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Paralysis 2017-08-05T15:44:55+00:00

Paralysis

The brain and spinal cord are two of the most important parts of the human body. When health care professionals damage these vital parts, the unfortunate result is often paralysis.

What Causes Paralysis?

Paralysis comes in several forms. The area of the spine or brain that is injured and the severity of the injury determines which type of paralysis a person suffers from. These are the three types:

  1. Hemiplegia occurs when either the left or right side of the body becomes paralyzed.
  2. Paraplegia occurs when the lower limbs of the body becomes paralyzed.
  3. Quadriplegia occurs when the upper and lower limbs become paralyzed.

In many cases, people injure themselves at work, at home or on the road before becoming paralyzed. However, paralysis can happen in a hospital room when physicians, surgeons and medical professionals are negligent while conducting various procedures. Paralysis may be as small as minor tremors in the limb or as severe as complete quadriplegia. These are some common causes of paralysis resulting from medical procedures:

Childbirth
When an infant is injured during childbirth, the cause is usually a brachial plexus injury. This comes from unnecessary force on the infant during a hard delivery. The permanent result is an arm that functions incorrectly.

Delayed Or Incorrect Diagnosis
If a medical professional does not recognize the signs of a serious illness right away or at all and it is identified by another professional after the condition worsens, the condition may lead to permanent paralysis. Some examples include stroke, spinal cord diseases and spinal cord damage.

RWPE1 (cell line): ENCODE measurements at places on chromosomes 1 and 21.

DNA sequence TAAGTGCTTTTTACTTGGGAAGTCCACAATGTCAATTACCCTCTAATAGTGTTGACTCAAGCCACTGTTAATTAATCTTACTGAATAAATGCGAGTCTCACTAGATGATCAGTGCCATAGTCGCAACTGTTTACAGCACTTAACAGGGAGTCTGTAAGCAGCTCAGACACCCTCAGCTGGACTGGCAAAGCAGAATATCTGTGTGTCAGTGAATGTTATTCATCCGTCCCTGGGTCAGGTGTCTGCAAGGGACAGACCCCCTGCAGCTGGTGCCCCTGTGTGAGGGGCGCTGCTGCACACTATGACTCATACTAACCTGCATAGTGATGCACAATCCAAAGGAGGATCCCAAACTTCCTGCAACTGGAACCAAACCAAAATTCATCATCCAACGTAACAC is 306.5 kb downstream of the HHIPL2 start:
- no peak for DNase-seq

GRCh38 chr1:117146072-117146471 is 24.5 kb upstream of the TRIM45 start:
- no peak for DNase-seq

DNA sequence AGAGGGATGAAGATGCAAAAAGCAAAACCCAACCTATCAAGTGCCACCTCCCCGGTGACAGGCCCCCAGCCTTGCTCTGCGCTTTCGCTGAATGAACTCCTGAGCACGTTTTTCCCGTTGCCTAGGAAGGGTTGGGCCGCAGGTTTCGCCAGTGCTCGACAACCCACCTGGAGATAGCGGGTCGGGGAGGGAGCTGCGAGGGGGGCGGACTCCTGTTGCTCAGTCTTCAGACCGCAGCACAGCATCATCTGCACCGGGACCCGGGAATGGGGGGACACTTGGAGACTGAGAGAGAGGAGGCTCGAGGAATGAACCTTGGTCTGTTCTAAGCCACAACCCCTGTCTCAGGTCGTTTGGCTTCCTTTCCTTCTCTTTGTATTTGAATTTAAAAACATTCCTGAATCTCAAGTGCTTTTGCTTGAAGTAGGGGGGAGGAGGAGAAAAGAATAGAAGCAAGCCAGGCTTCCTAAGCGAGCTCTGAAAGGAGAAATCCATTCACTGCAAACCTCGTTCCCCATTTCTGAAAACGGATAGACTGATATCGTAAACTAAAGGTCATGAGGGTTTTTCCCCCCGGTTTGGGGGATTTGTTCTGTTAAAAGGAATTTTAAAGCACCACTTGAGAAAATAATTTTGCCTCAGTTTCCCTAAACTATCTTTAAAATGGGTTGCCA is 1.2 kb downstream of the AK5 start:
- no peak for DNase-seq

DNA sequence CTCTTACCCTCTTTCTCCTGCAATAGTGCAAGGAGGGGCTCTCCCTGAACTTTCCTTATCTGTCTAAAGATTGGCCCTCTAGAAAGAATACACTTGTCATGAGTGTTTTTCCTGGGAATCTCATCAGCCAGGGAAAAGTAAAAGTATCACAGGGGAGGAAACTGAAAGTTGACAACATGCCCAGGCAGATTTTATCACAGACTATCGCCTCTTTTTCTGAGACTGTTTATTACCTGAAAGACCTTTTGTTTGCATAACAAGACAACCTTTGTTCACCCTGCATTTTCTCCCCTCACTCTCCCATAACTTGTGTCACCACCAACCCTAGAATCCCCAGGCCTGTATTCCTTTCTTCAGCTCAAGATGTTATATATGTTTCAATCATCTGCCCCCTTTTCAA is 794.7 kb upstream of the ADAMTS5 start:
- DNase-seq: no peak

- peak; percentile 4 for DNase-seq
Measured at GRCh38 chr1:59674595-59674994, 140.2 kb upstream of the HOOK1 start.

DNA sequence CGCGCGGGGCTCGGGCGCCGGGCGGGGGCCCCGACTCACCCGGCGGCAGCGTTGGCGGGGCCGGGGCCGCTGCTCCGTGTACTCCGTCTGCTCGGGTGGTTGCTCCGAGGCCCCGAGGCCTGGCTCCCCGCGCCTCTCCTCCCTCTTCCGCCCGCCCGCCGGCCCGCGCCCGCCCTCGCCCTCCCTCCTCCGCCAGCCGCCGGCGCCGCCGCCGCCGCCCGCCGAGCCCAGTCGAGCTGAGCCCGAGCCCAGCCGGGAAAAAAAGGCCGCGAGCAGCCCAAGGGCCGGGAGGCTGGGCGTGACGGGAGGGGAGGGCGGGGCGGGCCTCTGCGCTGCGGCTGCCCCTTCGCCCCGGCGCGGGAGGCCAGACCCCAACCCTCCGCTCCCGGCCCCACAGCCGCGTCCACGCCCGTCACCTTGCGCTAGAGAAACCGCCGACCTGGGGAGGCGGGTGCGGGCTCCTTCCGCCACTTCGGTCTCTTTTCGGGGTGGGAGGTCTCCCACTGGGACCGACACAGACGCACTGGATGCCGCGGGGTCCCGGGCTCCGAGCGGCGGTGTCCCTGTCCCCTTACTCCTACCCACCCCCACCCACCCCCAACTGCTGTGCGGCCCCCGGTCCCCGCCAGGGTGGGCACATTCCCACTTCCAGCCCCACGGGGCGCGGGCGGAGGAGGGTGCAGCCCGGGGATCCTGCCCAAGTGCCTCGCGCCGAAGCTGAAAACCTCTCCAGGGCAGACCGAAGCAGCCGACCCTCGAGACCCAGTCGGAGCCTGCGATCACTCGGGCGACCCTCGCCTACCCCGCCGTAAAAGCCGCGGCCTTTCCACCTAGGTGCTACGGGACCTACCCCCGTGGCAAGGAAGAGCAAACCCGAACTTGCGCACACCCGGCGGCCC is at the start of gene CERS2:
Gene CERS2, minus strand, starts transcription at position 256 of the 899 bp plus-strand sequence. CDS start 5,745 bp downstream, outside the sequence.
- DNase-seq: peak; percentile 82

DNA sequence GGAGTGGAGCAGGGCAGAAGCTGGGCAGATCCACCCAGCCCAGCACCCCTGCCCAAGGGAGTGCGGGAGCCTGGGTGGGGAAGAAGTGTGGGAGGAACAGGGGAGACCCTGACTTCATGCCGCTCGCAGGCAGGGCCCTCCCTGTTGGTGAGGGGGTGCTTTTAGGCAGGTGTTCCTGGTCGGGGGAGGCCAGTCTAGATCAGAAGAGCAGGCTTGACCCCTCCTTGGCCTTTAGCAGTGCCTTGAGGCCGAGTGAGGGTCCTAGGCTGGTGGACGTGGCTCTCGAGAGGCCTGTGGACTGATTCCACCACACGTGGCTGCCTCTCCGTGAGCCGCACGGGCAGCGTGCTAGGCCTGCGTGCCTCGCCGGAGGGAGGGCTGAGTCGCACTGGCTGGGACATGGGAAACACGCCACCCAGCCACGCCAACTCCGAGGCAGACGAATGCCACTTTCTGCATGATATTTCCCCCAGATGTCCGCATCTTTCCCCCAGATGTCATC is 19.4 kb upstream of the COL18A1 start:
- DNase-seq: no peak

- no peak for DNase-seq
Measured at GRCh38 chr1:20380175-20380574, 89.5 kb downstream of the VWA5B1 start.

Surgery
Surgeries on the brain or back can result in one of the three types of paralysis. It can happen because of errors made by the surgeon or assisting medical professionals. However, patients who have orthopedic or neurological surgeries are often informed before receiving surgery that there is a risk of paralysis.

Is My Paralysis The Result Of Negligence?

Living with any type of paralysis means living with more expenses. Losing the ability to perform a job, to keep up a house and to pay for extra medical care takes its toll on a victim’s finances. In addition to this, most people require assistive devices such as canes or wheelchairs. Many paralysis victims have a case for medical malpractice. It is important to pinpoint the cause of the paralysis to determine if it was due to negligence.

In some cases where a patient is severely injured or very ill, a physician must make a decision between saving the person’s life with the risk of paralysis or taking a bigger risk of choosing a treatment option that is more likely to be fatal. When this happens, negligence is typically not involved. However, delicate procedures where errors were made or excessive force was used are grounds for a medical malpractice lawsuit.

If you or someone you know was paralyzed from a medical procedure, it is important to find out if you or your family member are entitled to compensation. Do not settle for a lifelong financial struggle. Get the money you need and deserve. Contact the experienced medical malpractice attorneys at our firm for a free consultation.